Typically offered in Fall only

FL 535  Teaching Academic Writing to Multilingual Learners  (3 credit hours)  

Students will explore current theory and research in second language writing. Topics include intercultural rhetoric, second language writing curriculum, first language grammar interference, and the development of academic vocabulary. Students will learn innovative teaching strategies and activities that help multilingual writers practice writing across genres and disciplines.

Restriction: Graduate Standing

Typically offered in Fall only

FL 536/ECI 536/FL 436/ECI 436  Perspectives on English as a New Language  (3 credit hours)  

Examination of the complexity of multiculturalism in American society and the challenges faced by immigrant families in adapting to U.S. institutions. Emphasis on understanding historical, legal, cultural and pedagogical issues with respect to learning English as a new language [ENL]. No credit given for both FL/ECI 436 and FL/ECI 536.

Typically offered in Fall only

FL 539/ENG 539  Seminar In World Literature  (3 credit hours)  

Rotating topics in world literature, including treatment of the subject's theoretical or methodological framework. Possible subjects: colonialism and literature; orality and literature; the Renaissance; the Enlightenment; translation; comparison ofNorth and South American literatures; African literary traditions; post-modernism and gender. Readings in English (original languages encouraged but not required).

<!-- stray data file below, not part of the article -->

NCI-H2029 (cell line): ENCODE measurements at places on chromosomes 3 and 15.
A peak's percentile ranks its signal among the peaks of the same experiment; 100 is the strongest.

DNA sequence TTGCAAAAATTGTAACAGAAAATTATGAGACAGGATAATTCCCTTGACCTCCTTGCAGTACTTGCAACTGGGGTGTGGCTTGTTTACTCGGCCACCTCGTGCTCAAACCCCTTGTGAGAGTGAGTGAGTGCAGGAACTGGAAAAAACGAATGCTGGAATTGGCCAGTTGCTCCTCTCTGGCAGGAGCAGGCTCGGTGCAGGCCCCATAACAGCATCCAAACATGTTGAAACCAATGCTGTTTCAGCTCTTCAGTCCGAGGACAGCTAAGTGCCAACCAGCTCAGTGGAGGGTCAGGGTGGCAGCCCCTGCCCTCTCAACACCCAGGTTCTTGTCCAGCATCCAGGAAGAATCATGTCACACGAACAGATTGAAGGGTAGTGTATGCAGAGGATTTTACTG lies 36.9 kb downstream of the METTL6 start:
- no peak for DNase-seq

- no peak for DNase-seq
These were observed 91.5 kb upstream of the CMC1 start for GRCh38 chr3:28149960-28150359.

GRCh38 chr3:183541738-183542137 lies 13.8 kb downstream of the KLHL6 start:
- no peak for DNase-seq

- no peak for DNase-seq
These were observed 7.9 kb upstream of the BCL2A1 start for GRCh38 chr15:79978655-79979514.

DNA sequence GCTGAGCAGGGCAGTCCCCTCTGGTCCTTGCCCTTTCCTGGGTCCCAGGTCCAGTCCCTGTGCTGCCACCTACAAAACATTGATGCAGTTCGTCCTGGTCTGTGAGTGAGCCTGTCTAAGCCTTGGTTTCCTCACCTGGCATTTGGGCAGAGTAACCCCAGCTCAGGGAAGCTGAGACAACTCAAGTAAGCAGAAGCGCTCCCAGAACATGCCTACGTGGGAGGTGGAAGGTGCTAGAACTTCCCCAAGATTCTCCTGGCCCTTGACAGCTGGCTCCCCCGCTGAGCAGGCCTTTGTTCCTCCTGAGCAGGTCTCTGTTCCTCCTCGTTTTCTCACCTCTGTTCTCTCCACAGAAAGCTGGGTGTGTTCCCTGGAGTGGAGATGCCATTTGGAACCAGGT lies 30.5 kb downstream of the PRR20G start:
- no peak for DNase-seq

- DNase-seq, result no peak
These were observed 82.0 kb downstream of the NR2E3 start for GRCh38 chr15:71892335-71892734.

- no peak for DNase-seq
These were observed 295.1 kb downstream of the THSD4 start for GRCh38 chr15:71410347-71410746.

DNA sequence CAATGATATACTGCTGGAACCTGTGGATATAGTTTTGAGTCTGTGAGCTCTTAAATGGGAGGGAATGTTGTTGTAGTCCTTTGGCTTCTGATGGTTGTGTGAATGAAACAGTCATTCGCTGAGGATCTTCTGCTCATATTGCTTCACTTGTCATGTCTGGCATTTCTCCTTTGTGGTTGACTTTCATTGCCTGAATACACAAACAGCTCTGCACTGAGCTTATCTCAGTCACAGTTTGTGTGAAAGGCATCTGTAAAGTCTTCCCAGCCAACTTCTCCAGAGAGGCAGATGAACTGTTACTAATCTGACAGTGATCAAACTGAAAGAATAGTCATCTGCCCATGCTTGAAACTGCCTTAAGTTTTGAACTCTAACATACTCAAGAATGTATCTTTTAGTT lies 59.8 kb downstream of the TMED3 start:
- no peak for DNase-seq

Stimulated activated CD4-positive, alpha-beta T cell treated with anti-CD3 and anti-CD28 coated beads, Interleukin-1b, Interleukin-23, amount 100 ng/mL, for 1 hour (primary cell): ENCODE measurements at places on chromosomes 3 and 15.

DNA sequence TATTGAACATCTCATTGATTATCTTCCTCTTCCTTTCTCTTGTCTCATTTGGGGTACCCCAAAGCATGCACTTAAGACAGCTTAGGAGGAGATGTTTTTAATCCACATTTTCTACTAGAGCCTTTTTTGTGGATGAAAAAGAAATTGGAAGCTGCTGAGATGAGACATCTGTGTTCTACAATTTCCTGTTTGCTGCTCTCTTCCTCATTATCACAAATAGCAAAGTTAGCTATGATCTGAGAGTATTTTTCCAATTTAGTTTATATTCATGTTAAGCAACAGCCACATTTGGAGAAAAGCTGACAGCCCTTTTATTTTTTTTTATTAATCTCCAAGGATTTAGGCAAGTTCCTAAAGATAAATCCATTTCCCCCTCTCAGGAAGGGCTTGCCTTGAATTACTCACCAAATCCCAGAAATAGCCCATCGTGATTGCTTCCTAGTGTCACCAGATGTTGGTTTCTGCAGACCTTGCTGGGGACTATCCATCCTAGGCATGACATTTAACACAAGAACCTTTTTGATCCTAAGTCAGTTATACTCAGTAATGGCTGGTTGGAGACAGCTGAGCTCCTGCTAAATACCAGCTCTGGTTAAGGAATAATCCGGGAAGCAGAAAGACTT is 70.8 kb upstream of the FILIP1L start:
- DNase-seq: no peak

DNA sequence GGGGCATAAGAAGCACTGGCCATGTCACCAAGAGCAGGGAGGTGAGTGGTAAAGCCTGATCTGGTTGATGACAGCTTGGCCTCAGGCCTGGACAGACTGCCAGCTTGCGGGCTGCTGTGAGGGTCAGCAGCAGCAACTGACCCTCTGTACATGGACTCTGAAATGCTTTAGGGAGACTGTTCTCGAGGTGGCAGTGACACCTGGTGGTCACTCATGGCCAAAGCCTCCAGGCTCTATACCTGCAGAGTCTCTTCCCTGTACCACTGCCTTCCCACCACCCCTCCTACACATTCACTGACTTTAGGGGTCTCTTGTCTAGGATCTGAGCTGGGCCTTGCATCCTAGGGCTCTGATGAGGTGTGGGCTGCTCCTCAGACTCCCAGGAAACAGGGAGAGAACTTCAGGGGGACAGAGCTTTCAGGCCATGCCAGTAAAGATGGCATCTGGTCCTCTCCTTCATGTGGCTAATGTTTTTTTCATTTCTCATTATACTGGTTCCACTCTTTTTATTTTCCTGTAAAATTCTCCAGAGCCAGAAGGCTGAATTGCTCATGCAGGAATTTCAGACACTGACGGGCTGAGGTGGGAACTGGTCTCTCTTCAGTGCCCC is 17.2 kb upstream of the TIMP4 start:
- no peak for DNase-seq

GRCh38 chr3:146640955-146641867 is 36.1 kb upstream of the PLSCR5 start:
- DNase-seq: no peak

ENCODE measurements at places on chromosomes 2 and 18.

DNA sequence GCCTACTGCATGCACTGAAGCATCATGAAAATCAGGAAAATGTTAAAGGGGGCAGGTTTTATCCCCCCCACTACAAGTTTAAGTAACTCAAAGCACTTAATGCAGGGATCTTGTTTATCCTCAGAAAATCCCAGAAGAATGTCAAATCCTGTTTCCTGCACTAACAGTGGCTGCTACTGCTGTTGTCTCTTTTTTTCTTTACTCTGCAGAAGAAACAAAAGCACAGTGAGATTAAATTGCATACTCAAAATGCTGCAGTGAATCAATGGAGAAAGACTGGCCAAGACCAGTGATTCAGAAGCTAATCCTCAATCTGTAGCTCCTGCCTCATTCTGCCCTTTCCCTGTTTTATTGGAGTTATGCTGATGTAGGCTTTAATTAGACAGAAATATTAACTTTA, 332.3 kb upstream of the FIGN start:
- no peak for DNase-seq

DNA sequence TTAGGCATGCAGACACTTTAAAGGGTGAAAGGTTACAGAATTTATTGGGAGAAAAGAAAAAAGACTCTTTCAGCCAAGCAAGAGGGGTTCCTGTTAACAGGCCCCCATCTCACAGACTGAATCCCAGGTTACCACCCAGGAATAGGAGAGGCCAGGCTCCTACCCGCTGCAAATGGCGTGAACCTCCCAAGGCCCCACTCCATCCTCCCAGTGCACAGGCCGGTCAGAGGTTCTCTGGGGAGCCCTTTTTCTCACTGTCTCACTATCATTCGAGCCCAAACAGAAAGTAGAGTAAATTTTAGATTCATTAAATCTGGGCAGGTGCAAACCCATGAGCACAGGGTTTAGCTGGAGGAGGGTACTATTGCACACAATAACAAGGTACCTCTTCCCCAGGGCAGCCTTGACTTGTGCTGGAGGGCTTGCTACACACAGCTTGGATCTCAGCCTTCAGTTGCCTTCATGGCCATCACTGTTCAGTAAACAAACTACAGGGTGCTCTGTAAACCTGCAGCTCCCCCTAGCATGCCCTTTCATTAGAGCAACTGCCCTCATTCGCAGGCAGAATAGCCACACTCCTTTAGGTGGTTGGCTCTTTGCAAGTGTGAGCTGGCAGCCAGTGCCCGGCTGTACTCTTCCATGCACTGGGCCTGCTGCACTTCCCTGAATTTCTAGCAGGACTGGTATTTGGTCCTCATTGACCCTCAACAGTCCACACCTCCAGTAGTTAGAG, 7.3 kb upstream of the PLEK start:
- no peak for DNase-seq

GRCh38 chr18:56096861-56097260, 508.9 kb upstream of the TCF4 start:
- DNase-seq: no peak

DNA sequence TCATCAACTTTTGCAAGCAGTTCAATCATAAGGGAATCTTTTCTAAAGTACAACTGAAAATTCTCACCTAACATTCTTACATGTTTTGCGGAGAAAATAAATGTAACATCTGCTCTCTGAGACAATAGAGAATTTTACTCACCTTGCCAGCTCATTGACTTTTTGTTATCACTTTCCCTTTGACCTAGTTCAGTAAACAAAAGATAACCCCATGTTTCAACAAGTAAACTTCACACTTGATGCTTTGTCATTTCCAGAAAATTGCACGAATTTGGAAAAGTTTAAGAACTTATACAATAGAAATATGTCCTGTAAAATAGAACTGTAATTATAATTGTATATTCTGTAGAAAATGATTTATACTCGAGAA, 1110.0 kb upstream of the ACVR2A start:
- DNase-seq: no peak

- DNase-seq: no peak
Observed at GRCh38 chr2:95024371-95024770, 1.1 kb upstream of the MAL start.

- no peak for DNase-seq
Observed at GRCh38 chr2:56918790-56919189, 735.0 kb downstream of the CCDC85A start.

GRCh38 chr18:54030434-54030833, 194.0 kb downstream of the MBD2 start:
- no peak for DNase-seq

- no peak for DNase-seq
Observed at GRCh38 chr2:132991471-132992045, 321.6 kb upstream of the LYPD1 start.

Typically offered in Spring only

FL 541/ENG 541  Literary and Cultural Theory  (3 credit hours)  

A survey of literary theory in the 20th century from New Criticism to postmodernism. Examines the virtues and pitfalls of these approaches to the study of culture and literature. A course on issues, concepts, theorists and the sociohistorical and political context in which the theorists are writing. Taught in English. No formal pre-requisites. However, students who have not had advanced literature will be disadvantaged.

Typically offered in Fall only

FL 595/FL 495  Special Topics in Foreign Languages and Literatures  (1-6 credit hours)  

A concentrated study of a special period, author or genre to be determined as needed in the departmental program.